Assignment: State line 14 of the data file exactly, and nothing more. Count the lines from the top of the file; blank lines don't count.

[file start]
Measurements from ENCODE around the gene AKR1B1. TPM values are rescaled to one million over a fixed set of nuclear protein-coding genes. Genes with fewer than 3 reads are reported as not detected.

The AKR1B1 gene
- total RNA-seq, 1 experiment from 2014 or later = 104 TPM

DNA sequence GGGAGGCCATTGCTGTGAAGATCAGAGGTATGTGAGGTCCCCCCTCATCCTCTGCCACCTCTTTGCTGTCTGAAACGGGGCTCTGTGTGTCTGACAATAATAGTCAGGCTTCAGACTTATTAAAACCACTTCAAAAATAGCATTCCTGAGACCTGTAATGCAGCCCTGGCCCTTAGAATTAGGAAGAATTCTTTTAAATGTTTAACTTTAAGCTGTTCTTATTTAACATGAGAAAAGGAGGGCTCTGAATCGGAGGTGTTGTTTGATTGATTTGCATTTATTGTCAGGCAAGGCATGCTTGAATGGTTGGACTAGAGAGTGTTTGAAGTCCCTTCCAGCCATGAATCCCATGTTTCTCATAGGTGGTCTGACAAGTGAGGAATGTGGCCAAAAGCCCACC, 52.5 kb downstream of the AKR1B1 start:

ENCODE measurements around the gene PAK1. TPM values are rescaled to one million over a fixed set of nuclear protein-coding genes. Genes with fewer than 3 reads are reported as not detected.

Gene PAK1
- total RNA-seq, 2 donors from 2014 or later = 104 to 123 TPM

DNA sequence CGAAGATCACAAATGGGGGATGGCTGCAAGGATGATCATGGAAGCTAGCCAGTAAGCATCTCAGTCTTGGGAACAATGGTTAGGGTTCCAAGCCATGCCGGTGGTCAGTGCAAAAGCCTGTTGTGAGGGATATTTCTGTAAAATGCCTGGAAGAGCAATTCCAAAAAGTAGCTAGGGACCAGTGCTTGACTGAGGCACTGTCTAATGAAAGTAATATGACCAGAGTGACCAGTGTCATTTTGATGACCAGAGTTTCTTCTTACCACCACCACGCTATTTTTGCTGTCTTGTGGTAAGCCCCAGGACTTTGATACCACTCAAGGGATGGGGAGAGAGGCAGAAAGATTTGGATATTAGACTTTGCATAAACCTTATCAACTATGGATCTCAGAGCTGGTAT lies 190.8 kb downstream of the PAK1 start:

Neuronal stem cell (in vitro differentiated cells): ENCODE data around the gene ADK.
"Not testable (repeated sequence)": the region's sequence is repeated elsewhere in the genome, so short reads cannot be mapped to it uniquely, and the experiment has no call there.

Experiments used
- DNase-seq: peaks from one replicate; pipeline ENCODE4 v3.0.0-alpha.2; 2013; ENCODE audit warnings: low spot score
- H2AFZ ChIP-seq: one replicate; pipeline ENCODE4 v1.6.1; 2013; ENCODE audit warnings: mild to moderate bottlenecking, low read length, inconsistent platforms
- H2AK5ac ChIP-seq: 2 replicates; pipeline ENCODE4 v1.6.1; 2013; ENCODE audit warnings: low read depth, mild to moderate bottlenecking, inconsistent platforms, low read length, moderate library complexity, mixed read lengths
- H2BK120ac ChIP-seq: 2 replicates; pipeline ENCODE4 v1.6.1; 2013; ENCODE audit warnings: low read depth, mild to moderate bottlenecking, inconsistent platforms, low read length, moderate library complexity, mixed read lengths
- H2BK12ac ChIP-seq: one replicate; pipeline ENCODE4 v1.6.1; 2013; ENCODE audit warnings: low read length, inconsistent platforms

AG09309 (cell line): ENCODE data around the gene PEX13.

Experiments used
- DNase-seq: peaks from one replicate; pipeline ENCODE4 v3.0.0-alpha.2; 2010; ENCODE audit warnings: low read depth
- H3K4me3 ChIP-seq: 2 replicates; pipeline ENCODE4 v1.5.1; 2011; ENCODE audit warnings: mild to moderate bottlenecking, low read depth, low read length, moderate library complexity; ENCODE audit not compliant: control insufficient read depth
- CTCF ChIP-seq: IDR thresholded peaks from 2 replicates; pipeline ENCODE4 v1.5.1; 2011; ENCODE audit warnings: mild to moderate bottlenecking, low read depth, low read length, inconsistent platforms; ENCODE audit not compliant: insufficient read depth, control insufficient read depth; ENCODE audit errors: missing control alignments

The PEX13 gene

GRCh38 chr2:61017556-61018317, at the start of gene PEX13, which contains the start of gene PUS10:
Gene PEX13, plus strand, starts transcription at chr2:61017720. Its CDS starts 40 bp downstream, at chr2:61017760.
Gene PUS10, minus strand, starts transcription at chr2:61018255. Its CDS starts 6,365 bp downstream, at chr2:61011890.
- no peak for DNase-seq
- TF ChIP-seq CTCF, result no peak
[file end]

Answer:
- H2AK5ac ChIP-seq: 2 replicates; pipeline ENCODE4 v1.6.1; 2013; ENCODE audit warnings: low read depth, mild to moderate bottlenecking, inconsistent platforms, low read length, moderate library complexity, mixed read lengths